Anyone who is a connected educator knows, once you get started using different resources and tools to stay connected, it can be hard to stop. Participating in Twitter chats, Voxer groups, utilizing Facebook and Instagram to connect, blogging, reading blog posts and education articles, attending conferences and attending EdCamps to name a few, all take time. But like anything else in life, when we want to be good at something, we need to get involved, practice and devote the required amount of time necessary to be successful.
When you invest the time, focus, passion and energy to be successful, you demonstrate to yourself and others what you value. When I first became an administrator and began to invest time in learning more from others so I could improve, I can honestly say it became addicting. I continue to spend hours upon hours investing my time in chats, reading blog posts, asking questions, and connecting with educators from around the world.
While my time management isn’t the best and the balance between my growth and personal life constantly needs adjusted, the people closest to me identify why I do what I do. They see my passion and love for what I do. They can see what I want to help my students and staff become. Its not a question of whether I love what I do everyday. For the people closest to me, the question is, “How can I love what I do?” or my kids say, “Whatever I do in my life, I want to love it as much as Dad loves what he does.”
As an educator, do you love what you do? Your answers to the questions below may help determine if you do:
Is getting better a priority for you?
Do you want to get better? Do you feel a need to get better? If you love what you do, you make getting better a priority in your life. In education, we not only want to get better for ourselves, we look to get better so others can be great. We make getting better a priority in our lives because we love what we do.
Do you invest time to get better?
If you want to get better, as stated above, you have to put the time in. If you love to workout, you find time to workout. You plan for it each day. You make the time. If you want to be a better educator or a better leader, you need to invest the time to get better.
Are you consistently investing the time to get better?
If you love something, you consistently invest time to improve. You don’t do it once and then wonder why you didn’t get better. When I was younger, I used to be a pretty good golfer. I practice and played everyday. When I occasionally play now, I know I am not that player anymore. Why should I expect to be? I don’t consistently invest the time to be good. If you love what you do, consistently invest time to grow as an educator.
Does getting better drive you in your craft?
People who love what they do are passionate about their craft. People who love what they do have an enormous sense of pride about getting better and being the best. People who love what they do know “why” they want to get better. As Eric Thomas says, You need to have a “why” to love what you do. Your “why” will drive your passion and pride. When you have that drive and others see that drive, everyone knows you love what you do. It’s not an act. It’s genuine.
Do you enjoy helping others? Does it excite you?
When you love what you do, you know helping others get better only makes your field stronger. In education, when we help students and staff, it makes culture of education in our buildings, districts, and learning network stronger. When you love what you do, you give back to others. At that point, people who love what they do realize it is not about them, it’s about others.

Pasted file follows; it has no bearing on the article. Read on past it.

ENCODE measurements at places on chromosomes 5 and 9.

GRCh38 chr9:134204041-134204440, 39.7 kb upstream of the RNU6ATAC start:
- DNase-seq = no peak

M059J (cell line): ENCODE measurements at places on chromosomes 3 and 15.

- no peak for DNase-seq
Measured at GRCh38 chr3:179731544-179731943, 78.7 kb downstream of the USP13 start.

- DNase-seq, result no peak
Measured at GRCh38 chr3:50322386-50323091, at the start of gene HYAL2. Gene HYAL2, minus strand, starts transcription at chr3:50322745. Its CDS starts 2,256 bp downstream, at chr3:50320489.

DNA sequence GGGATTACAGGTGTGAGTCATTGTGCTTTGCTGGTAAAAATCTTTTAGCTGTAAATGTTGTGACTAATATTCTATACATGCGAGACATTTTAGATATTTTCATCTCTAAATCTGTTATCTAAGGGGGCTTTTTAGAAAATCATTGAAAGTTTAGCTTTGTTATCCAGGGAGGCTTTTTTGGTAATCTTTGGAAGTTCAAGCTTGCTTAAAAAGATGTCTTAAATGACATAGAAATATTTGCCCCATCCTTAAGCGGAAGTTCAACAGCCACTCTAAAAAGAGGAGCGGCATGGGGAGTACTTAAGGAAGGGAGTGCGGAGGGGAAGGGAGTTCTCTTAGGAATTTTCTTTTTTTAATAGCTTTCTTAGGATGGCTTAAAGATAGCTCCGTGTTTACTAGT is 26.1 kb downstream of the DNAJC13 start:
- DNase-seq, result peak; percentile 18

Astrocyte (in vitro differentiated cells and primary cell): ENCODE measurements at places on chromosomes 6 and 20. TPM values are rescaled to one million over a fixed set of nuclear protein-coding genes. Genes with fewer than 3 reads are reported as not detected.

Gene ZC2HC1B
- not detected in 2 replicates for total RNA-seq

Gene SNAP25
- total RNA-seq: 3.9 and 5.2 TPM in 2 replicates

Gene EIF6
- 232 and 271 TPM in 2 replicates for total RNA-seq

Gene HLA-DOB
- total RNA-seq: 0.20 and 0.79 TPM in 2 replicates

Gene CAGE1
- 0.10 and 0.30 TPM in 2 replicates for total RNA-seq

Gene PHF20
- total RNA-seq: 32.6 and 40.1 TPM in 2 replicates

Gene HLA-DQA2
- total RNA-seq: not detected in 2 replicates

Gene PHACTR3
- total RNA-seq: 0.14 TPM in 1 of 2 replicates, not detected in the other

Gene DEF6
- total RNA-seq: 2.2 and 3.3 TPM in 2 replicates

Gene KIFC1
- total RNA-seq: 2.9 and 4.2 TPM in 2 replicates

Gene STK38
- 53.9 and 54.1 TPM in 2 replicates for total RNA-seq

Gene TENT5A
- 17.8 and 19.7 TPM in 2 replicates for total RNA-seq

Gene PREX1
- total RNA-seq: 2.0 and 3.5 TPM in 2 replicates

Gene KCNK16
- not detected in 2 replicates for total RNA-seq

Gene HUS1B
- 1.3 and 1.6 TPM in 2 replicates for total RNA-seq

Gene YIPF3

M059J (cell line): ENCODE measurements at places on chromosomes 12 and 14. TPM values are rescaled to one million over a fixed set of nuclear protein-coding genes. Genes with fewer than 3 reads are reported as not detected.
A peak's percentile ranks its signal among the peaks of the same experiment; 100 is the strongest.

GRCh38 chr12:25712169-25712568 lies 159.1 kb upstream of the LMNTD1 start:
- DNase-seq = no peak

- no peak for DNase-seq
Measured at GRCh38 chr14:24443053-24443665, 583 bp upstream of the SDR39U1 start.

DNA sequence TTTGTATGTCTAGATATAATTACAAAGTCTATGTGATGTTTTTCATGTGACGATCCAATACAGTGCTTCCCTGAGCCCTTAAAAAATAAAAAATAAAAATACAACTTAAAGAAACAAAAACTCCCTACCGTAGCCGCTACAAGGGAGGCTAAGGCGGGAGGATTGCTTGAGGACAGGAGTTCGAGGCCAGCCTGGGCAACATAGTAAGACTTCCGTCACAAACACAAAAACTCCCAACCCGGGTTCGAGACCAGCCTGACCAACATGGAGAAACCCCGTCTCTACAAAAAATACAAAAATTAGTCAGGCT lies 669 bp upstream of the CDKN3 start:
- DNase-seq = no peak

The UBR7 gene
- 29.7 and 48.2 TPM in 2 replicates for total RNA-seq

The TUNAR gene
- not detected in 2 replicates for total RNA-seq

Do you reach out to others to get better?
People who love what they do have no problem asking others for help. They know others can help them grow. Successful people build a network to get better. None of us can be the best in anything without help from others. When you love what you do, you make it a point on a daily basis to let others help you grow.
Are you giving your craft everything you have to offer?
Loving what you do means you bring everything to the table each day. As educators, it doesn’t matter what your job description or position is. Our students, parents, and communities deserve our absolute best each day.
You always here the line, “Change is scary,” or “People fear change.” When you love what you do, you don’t fear change, but look forward to it. When you love what you do, you invest the time to change and innovate to improve yourself and others. When you love what you do, you realize change is a part of the process towards overall success. You model change so others the people around you will change for the better. When you love what you do, you help improve the culture by your willingness to change and visualize the benefits of doing it differently than before.
If we are going to make a difference in the education field, we need to love what we do. I find it hard to believe that when people get into an amazing field like education, they don’t have some type of love or passion for the field and want to help students. If you read these questions and don’t believe you love what you do, you have two choices: You can look to do something else with your life or you can find your “why” and invest the time to begin to love what you do again. If you choose option one, don’t feel ashamed. Go find your passion and what drives you. If you choose the second option, as a fellow educator, I need you start today. Please invest the time to get better and make it a priority to love what you do. Not only do you owe it to yourself, but also you owe to all of the students’ lives you touch each day.
What questions do you think people need to ask to know if they love what they do?